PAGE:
Yeah. And one thing I think is super interesting, or I’m very impressed with what you’ve done is you actually entered recovery and stopped drinking at a much younger age than I did, you were 29. And so the first time that I tried to quit drinking I was 37 and I finally quit for good at age 40. So, you know, I always occasionally, you know, when I go to therapy, I see these teenagers in the waiting room and I’m like, Oh my God, if I had figured some of this out at the age of 17, my, you know, all the pain I would have spared myself, at the same time in self love, it brought me to who I am, it brought me to where I am now and the empathy and, and connection I have with other people because we have that shared struggle. But what led you so early to both do that self work as opposed to numbing and pushing it down? And also decide that drinking wasn’t working for you? Because if I could, if I could have saved myself 11 years of that cycle to feel where I am now. That would have been amazing.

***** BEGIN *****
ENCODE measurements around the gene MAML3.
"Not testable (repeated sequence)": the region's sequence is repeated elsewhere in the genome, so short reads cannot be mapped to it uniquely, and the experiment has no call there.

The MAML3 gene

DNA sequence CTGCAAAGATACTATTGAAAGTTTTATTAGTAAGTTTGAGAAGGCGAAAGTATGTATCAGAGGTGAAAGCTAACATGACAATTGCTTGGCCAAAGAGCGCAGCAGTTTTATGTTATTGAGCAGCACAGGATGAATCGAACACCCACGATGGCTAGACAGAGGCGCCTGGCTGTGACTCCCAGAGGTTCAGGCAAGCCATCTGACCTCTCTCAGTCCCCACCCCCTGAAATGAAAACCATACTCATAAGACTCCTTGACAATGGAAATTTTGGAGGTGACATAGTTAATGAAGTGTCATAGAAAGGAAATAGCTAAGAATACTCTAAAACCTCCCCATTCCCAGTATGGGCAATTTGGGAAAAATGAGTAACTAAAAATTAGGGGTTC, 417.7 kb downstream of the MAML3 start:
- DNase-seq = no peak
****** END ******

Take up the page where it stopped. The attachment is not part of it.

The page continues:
Yeah, I don’t know why. But when you said that, I just got chills. I think maybe I’m just thinking about what a gift it was that I did get this at a relatively young age. You know, what made me, at 29 and want to stop drinking? You know, I think I just realized that it wasn’t working anymore. And it was really apparent to me that it wasn’t working. You know, it wasn’t subtle, you know, there would be nice when I was blacked out, there would be, you know, I just felt so much shame and guilt around my drinking. You know, I already had social anxiety. So I was very closeted from other people, but then I felt just so disconnected and so lonely from other people. You know, so it was just this feeling of like, a lot of shame, a lot of guilt and also realizing that my anxiety was getting worse. And that took me a while to realize that drinking wasn’t working. It wasn’t helping, you know, maybe that first glass. You know, help to calm my nerves. But the next day, man, you know, my anxiety was just like on a scale of 15. You know, I remember, you know, after, you know, a night of drinking, you know, my, I just woke up and my hands would literally be shaking. And, you know, some of it might have been withdrawal. But it was just this feeling of just like, overwhelming dread and self hatred and feeling like, I can’t go on like this, you know? I have to find a way to work through this anxiety and to learn to be with myself without self destructing.